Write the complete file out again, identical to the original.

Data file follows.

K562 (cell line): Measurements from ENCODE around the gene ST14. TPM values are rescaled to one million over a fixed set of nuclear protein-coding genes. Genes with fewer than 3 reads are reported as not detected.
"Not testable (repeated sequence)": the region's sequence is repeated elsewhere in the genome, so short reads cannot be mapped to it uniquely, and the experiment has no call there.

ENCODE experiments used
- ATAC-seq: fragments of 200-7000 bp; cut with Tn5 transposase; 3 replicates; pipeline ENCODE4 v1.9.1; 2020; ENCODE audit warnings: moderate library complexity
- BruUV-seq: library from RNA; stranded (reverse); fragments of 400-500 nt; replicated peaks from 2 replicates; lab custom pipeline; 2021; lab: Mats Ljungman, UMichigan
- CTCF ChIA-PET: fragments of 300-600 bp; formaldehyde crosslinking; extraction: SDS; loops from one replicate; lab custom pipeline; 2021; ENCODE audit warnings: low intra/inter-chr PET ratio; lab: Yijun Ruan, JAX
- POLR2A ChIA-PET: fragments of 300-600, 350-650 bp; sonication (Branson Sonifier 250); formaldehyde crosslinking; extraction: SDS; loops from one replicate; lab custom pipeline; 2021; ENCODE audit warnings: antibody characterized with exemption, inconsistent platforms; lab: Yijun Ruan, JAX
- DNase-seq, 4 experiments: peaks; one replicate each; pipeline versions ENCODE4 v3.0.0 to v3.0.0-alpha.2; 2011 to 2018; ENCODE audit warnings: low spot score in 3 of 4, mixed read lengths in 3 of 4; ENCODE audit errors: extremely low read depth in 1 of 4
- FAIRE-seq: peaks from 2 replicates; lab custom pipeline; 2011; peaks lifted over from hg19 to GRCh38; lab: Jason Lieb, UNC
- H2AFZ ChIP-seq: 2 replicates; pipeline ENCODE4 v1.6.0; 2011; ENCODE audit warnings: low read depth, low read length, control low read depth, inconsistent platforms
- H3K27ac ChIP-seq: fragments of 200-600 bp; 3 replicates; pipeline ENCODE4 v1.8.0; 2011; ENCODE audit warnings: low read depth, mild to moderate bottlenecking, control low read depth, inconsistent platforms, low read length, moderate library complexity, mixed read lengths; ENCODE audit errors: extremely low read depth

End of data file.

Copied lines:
K562 (cell line): Measurements from ENCODE around the gene ST14. TPM values are rescaled to one million over a fixed set of nuclear protein-coding genes. Genes with fewer than 3 reads are reported as not detected.
"Not testable (repeated sequence)": the region's sequence is repeated elsewhere in the genome, so short reads cannot be mapped to it uniquely, and the experiment has no call there.

ENCODE experiments used
- ATAC-seq: fragments of 200-7000 bp; cut with Tn5 transposase; 3 replicates; pipeline ENCODE4 v1.9.1; 2020; ENCODE audit warnings: moderate library complexity
- BruUV-seq: library from RNA; stranded (reverse); fragments of 400-500 nt; replicated peaks from 2 replicates; lab custom pipeline; 2021; lab: Mats Ljungman, UMichigan
- CTCF ChIA-PET: fragments of 300-600 bp; formaldehyde crosslinking; extraction: SDS; loops from one replicate; lab custom pipeline; 2021; ENCODE audit warnings: low intra/inter-chr PET ratio; lab: Yijun Ruan, JAX
- POLR2A ChIA-PET: fragments of 300-600, 350-650 bp; sonication (Branson Sonifier 250); formaldehyde crosslinking; extraction: SDS; loops from one replicate; lab custom pipeline; 2021; ENCODE audit warnings: antibody characterized with exemption, inconsistent platforms; lab: Yijun Ruan, JAX
- DNase-seq, 4 experiments: peaks; one replicate each; pipeline versions ENCODE4 v3.0.0 to v3.0.0-alpha.2; 2011 to 2018; ENCODE audit warnings: low spot score in 3 of 4, mixed read lengths in 3 of 4; ENCODE audit errors: extremely low read depth in 1 of 4
- FAIRE-seq: peaks from 2 replicates; lab custom pipeline; 2011; peaks lifted over from hg19 to GRCh38; lab: Jason Lieb, UNC
- H2AFZ ChIP-seq: 2 replicates; pipeline ENCODE4 v1.6.0; 2011; ENCODE audit warnings: low read depth, low read length, control low read depth, inconsistent platforms
- H3K27ac ChIP-seq: fragments of 200-600 bp; 3 replicates; pipeline ENCODE4 v1.8.0; 2011; ENCODE audit warnings: low read depth, mild to moderate bottlenecking, control low read depth, inconsistent platforms, low read length, moderate library complexity, mixed read lengths; ENCODE audit errors: extremely low read depth